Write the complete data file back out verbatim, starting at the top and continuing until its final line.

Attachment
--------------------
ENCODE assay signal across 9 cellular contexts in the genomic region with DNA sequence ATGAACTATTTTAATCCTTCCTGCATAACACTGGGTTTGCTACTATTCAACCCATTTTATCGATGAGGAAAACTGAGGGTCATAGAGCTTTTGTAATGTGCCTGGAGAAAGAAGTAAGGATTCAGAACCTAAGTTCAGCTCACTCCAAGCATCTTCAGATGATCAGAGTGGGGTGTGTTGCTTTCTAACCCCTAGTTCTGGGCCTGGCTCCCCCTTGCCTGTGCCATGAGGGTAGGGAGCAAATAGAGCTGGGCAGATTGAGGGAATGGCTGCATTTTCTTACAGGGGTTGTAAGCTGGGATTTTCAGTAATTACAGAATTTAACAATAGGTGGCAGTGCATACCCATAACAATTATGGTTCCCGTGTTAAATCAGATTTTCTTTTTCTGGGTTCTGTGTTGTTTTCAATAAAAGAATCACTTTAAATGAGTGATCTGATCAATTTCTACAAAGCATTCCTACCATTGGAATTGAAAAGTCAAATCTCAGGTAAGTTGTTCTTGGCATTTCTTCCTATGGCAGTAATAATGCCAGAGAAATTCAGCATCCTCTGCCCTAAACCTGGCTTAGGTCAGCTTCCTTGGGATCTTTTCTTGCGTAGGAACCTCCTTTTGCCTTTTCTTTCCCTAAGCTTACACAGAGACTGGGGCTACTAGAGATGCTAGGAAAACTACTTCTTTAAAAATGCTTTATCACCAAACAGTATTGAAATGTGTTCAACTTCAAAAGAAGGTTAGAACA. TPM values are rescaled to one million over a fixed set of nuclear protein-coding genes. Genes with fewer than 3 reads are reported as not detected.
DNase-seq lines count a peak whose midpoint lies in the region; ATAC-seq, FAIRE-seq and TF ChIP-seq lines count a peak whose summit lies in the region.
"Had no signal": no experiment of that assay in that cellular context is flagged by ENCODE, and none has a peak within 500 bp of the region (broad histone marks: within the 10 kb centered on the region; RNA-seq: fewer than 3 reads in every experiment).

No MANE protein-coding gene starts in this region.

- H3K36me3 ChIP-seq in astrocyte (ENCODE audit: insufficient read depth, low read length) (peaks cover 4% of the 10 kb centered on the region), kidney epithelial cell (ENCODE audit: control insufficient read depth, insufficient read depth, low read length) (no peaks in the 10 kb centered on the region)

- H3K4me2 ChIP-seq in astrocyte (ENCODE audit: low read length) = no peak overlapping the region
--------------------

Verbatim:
ENCODE assay signal across 9 cellular contexts in the genomic region with DNA sequence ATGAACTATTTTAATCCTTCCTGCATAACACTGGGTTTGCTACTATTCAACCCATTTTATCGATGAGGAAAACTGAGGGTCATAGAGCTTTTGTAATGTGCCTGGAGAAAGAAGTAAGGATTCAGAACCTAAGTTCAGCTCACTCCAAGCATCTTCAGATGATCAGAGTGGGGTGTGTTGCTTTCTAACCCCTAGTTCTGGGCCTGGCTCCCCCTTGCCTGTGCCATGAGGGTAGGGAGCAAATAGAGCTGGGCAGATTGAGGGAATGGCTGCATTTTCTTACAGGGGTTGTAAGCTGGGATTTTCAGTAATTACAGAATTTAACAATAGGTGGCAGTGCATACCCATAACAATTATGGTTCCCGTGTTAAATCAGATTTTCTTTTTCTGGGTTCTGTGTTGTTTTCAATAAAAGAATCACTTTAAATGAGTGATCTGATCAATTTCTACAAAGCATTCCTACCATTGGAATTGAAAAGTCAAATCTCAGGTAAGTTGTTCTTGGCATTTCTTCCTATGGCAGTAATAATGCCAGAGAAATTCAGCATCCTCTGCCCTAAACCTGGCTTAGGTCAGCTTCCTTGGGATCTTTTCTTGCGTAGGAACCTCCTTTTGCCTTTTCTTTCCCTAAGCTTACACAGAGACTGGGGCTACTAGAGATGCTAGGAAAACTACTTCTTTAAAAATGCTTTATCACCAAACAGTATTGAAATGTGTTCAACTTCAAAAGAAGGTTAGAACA. TPM values are rescaled to one million over a fixed set of nuclear protein-coding genes. Genes with fewer than 3 reads are reported as not detected.
DNase-seq lines count a peak whose midpoint lies in the region; ATAC-seq, FAIRE-seq and TF ChIP-seq lines count a peak whose summit lies in the region.
"Had no signal": no experiment of that assay in that cellular context is flagged by ENCODE, and none has a peak within 500 bp of the region (broad histone marks: within the 10 kb centered on the region; RNA-seq: fewer than 3 reads in every experiment).

No MANE protein-coding gene starts in this region.

- H3K36me3 ChIP-seq in astrocyte (ENCODE audit: insufficient read depth, low read length) (peaks cover 4% of the 10 kb centered on the region), kidney epithelial cell (ENCODE audit: control insufficient read depth, insufficient read depth, low read length) (no peaks in the 10 kb centered on the region)

- H3K4me2 ChIP-seq in astrocyte (ENCODE audit: low read length) = no peak overlapping the region